Friday, July 08, 2011

John Pilger is Pissed

It might be unfair of me to infer that John Pilger wrote this piece solely as a vehicle to expose his recent snub from the Lannan Foundation. But I have been watching this story for a couple of weeks now and I can tell you, John Pilger is pissed, mightily pissed in fact, at what he sees, rightly so, as blatant censorship. In fact I would go a little further than to say he is pissed, he's hopping, he's jumping, he's as mad as a cut snake.

The strange silencing of liberal America
John Pilger
7 July 2011

How does political censorship work in liberal societies? When my film, 'Year Zero: the Silent Death of Cambodia', was banned in the United States in 1980, the broadcaster PBS cut all contact. Negotiations were ended abruptly; phone calls were not returned. Something had happened. But what? 'Year Zero' had already alerted much of the world to the horrors of Pol Pot, but it also investigated the critical role of the Nixon administration in the tyrant’s rise to power and the devastation of Cambodia.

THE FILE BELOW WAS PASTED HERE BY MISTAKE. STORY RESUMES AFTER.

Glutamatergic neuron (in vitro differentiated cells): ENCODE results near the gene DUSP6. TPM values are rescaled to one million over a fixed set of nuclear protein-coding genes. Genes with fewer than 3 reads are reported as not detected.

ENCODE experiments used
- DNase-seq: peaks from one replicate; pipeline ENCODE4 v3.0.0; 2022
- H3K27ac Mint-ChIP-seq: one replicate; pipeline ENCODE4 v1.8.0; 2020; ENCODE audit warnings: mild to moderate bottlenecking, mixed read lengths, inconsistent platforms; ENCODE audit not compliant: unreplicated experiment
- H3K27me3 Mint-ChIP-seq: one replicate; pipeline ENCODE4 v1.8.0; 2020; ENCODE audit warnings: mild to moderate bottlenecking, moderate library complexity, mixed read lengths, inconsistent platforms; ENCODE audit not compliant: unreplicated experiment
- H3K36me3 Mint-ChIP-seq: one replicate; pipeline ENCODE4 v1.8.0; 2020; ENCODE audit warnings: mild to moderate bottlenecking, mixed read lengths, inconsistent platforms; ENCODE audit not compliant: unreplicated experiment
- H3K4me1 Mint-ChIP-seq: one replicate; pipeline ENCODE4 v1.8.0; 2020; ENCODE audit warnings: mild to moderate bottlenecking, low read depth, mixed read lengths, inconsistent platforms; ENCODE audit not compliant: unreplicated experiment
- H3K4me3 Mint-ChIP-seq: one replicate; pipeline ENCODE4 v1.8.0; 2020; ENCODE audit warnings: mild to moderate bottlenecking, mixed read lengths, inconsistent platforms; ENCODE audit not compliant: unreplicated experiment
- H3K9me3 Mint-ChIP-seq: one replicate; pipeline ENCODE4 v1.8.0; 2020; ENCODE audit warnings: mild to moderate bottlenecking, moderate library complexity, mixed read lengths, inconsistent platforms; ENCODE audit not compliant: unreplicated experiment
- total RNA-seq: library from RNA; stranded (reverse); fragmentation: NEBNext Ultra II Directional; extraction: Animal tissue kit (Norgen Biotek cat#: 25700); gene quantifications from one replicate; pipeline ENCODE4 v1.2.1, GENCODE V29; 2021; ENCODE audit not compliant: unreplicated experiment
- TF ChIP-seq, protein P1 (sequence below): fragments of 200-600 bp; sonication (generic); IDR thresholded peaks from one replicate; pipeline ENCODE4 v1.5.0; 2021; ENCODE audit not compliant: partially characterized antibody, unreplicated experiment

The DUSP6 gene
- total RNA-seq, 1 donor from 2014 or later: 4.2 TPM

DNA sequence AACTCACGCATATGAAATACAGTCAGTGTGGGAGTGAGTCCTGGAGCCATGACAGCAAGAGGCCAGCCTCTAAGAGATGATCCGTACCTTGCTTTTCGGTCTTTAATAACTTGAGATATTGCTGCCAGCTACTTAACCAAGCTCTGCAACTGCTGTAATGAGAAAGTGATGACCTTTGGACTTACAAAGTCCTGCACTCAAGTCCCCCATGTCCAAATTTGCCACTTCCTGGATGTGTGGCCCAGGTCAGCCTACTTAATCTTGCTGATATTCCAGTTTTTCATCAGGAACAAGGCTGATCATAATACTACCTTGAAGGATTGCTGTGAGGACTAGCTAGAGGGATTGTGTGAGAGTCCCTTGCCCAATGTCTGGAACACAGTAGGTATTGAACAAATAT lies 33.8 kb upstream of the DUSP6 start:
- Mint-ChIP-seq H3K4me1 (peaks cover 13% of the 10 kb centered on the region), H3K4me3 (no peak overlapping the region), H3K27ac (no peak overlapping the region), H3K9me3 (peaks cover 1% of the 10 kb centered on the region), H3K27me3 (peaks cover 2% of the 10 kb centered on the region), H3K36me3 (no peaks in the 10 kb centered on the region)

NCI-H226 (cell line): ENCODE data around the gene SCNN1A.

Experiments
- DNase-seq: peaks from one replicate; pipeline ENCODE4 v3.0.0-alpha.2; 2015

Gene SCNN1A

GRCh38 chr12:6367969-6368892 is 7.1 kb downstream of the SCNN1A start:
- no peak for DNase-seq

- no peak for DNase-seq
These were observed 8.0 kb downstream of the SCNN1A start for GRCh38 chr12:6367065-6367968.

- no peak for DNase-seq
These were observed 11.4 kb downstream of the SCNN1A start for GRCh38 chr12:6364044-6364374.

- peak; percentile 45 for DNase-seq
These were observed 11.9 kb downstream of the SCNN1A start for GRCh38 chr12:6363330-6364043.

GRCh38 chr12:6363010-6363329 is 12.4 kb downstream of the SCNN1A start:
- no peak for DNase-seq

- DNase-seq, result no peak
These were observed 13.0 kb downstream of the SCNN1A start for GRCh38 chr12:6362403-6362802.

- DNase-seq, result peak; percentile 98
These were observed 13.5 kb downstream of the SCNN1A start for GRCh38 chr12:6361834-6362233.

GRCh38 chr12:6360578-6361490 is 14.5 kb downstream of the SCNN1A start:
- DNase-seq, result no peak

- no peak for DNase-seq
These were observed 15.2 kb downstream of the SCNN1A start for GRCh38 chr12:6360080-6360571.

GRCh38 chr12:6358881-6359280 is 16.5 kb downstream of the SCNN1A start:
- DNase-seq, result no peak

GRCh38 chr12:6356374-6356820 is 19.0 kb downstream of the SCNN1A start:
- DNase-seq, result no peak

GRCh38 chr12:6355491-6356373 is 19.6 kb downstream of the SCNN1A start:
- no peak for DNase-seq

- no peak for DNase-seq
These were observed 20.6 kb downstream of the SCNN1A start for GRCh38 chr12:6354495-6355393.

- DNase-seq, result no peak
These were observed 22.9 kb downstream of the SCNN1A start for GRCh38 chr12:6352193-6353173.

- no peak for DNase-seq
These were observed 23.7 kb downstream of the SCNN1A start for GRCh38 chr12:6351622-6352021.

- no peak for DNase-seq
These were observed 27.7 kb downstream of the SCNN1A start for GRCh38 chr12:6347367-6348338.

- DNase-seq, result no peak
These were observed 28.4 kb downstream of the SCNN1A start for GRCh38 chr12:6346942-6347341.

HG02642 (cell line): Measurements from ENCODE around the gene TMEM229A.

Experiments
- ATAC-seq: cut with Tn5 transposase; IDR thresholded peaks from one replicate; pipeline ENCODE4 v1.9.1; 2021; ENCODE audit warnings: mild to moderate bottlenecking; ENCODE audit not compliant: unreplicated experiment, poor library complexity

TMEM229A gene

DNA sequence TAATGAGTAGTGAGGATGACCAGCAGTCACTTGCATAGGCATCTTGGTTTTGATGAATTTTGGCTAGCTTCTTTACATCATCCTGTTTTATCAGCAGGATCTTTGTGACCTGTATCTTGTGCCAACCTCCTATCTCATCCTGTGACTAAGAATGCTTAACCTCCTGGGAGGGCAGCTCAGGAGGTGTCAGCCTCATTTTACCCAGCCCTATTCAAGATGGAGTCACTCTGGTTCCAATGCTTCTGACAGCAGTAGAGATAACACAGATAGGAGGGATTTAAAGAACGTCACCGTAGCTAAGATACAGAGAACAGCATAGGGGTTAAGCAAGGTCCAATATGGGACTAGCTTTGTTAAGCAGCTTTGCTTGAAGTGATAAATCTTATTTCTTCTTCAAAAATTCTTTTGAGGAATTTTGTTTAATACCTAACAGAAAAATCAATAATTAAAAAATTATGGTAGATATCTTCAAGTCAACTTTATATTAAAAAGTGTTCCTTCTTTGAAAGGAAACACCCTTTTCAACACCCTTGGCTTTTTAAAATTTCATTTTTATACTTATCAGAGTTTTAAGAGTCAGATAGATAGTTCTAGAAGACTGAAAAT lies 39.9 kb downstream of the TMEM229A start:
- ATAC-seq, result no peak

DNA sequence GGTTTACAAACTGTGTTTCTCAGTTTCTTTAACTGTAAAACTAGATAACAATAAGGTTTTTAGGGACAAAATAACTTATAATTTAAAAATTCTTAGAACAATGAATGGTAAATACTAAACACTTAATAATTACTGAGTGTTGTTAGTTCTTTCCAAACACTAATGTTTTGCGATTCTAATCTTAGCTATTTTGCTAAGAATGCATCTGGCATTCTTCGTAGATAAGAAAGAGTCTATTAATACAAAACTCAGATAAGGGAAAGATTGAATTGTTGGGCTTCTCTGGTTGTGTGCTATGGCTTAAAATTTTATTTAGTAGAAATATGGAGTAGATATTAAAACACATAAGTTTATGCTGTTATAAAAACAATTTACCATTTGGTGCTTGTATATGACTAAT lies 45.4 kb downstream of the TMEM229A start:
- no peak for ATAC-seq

Six months later, a PBS official told me, “This wasn’t censorship. We’re into difficult political days in Washington. Your film would have given us problems with the Reagan administration. Sorry.”

In Britain, the long war in Northern Ireland spawned a similar, deniable censorship. The journalist Liz Curtis compiled a list of more than 50 television films in Britain that were never shown or indefinitely delayed. The word “ban” was rarely used, and those responsible would invariably insist they believed in free speech.

The Lannan Foundation in Santa Fe, New Mexico, believes in free speech. The foundation’s website says it is “dedicated to cultural freedom, diversity and creativity”. Authors, film-makers, poets make their way to a sanctum of liberalism bankrolled by the billionaire Patrick Lannan in the tradition of Rockefeller and Ford.

Lannan also awards “grants” to America’s liberal media, such as Free Speech TV, the Foundation for National Progress (publisher of the magazine Mother Jones), the Nation Institute and the TV and radio programme Democracy Now! In Britain, Lannan has been a supporter of the Martha Gellhorn Prize for Journalism, of which I am one of the judges. In 2008, Patrick Lannan personally supported the presidential campaign of Barack Obama. According to the Santa Fe New Mexican, he is “devoted” to Obama.